Photography After Capitalism
In Photography After Capitalism, Ben Burbridge makes the case for a radically expanded conception of photography, encompassing the types of labor too often obscured by black-boxed technologies, slick platform interfaces, and the compulsion to display lives to others. His lively and polemical analysis of today's vernacular photographic cultures shines new light on the hidden work of smartphone assembly teams, digital content moderators, Street View car drivers, Google “Scan-Ops,” low-paid gallery interns, homeless participant photographers, and the photo-sharing masses. Bringing together cultural criticism, social history, and political philosophy, Burbridge examines how representations of our photographic lives—in advertising, journalism, scholarship and, particularly, contemporary art—shape a sense of what photography is and the social relations that comprise it. More precisely, he focuses on how different critical and creative strategies—from the appropriation of social media imagery to performative traversals of the network, from documentaries about secretive manual labor to science fiction fantasies of future sabotage—affect our understanding of photography's interactions with political and economic systems.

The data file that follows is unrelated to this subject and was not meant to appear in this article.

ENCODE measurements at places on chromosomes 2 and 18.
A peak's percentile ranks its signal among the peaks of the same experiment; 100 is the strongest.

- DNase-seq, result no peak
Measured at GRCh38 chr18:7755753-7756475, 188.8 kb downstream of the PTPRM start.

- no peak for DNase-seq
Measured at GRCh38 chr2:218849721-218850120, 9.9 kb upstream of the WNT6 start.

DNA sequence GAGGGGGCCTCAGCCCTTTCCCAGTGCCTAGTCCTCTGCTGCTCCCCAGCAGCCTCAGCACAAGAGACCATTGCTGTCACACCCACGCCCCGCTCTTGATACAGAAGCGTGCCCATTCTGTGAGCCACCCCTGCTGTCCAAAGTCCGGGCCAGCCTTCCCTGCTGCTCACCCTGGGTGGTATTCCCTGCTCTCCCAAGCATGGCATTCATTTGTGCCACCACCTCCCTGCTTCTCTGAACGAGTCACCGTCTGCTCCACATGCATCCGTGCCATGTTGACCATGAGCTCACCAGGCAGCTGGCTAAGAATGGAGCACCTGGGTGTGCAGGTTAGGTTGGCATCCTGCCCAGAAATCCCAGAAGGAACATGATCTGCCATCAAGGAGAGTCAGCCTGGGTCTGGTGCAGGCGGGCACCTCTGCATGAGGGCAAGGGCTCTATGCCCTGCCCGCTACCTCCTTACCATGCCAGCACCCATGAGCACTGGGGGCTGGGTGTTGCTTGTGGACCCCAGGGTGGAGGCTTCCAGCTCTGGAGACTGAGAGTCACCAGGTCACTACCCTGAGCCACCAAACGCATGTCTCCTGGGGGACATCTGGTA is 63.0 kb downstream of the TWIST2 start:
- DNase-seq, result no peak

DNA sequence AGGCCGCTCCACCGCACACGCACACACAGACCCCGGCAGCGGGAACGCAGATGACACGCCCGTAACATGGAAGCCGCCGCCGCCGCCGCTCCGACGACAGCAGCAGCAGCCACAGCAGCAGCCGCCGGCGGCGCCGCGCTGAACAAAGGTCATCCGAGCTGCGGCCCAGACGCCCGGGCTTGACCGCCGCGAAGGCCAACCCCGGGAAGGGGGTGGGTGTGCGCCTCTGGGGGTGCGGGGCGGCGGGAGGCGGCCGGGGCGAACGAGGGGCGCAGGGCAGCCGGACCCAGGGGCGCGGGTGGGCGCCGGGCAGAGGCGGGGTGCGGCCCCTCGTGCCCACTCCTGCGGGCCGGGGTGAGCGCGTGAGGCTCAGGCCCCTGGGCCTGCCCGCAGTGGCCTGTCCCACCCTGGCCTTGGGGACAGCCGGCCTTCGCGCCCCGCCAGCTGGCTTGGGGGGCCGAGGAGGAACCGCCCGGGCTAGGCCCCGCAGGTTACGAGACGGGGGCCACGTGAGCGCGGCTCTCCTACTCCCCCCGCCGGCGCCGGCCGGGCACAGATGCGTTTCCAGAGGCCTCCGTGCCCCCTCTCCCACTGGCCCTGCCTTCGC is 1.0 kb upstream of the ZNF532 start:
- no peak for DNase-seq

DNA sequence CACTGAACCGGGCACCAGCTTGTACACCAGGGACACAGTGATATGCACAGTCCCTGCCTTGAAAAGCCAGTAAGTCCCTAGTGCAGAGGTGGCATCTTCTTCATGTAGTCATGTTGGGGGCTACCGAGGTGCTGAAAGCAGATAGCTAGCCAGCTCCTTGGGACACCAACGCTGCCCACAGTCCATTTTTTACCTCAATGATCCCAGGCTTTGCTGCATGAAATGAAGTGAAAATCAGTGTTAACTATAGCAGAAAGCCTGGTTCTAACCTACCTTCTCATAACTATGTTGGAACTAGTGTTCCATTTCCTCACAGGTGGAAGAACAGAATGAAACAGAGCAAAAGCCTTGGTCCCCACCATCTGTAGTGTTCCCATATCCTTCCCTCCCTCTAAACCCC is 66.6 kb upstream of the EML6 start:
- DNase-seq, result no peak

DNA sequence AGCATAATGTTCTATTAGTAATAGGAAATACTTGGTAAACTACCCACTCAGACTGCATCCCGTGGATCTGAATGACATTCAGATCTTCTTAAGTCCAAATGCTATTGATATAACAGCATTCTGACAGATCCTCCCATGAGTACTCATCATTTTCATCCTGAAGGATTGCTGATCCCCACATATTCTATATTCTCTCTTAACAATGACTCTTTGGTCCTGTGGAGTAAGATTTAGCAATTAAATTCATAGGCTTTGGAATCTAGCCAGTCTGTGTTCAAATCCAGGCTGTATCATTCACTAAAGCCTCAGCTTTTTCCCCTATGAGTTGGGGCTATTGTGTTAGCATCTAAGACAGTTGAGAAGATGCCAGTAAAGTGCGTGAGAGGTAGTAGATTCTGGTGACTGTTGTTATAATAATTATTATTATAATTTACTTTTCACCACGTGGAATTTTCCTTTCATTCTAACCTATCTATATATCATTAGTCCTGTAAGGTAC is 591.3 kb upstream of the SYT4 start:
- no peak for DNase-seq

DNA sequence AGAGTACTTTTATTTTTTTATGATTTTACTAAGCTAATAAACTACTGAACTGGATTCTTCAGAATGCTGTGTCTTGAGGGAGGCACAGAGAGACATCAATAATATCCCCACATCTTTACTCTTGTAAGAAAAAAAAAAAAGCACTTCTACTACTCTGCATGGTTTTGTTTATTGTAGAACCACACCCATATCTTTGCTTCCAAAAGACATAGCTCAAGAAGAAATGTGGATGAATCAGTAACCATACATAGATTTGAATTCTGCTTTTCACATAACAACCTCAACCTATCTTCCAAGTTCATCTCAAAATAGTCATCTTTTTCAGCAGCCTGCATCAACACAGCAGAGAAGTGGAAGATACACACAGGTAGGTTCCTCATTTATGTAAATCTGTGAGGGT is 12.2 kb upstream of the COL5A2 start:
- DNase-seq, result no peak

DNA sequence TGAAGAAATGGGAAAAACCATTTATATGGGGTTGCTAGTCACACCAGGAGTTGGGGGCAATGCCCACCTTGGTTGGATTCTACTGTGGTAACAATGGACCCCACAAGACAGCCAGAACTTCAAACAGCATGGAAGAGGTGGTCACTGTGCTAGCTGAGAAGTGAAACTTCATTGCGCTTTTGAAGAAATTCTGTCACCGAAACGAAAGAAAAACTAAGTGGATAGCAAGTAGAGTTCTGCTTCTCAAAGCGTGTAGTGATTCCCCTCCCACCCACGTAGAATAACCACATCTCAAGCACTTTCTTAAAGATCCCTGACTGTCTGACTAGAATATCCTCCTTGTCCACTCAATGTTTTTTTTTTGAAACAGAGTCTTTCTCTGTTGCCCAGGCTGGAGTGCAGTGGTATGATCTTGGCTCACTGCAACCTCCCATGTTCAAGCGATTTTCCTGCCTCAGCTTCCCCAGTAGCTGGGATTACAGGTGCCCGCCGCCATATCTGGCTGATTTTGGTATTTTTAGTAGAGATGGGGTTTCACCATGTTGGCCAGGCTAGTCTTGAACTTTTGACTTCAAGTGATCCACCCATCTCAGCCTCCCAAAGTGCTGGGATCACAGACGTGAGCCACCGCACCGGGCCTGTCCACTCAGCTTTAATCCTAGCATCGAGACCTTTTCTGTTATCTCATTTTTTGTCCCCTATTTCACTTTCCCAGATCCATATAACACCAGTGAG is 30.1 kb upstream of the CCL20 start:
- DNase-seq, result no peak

Drawing insight and inspiration from recent analyses of digital labour, community economies and post-capitalism, Burbridge harnesses the ubiquity of photography to cognitively map contemporary capitalism in search of its weak spots and levers, sites of resistance, and opportunities to build better worlds.
Ben Burbridge’s exceptional writing, and insightful articulation of the conditions and collisions of contemporary photography, invites us to sit up straight and pay attention. Photography After Capitalism is a prescient book that re-imagines the idea of photography as a medium that is always relational.
At a time when many long-established practices are being reassessed, within art and the academy, Burbridge’s sharp analysis opens up a vital field of enquiry: photography’s complex relationships to global capitalist systems. A necessary, compelling, inspiring book.
In this lucid and timely book, Ben Burbridge provides the reader with an overview of photographic labours performed by diverse subjects. Offering a searing critique of the monetisation of photography at the level of both image and data, he also identifies affirmative photographic moments whose value escapes the incessant logic of capital. There can be a future for photography after capitalism, but, suggests Burbridge, it may need to involve rage against the machine.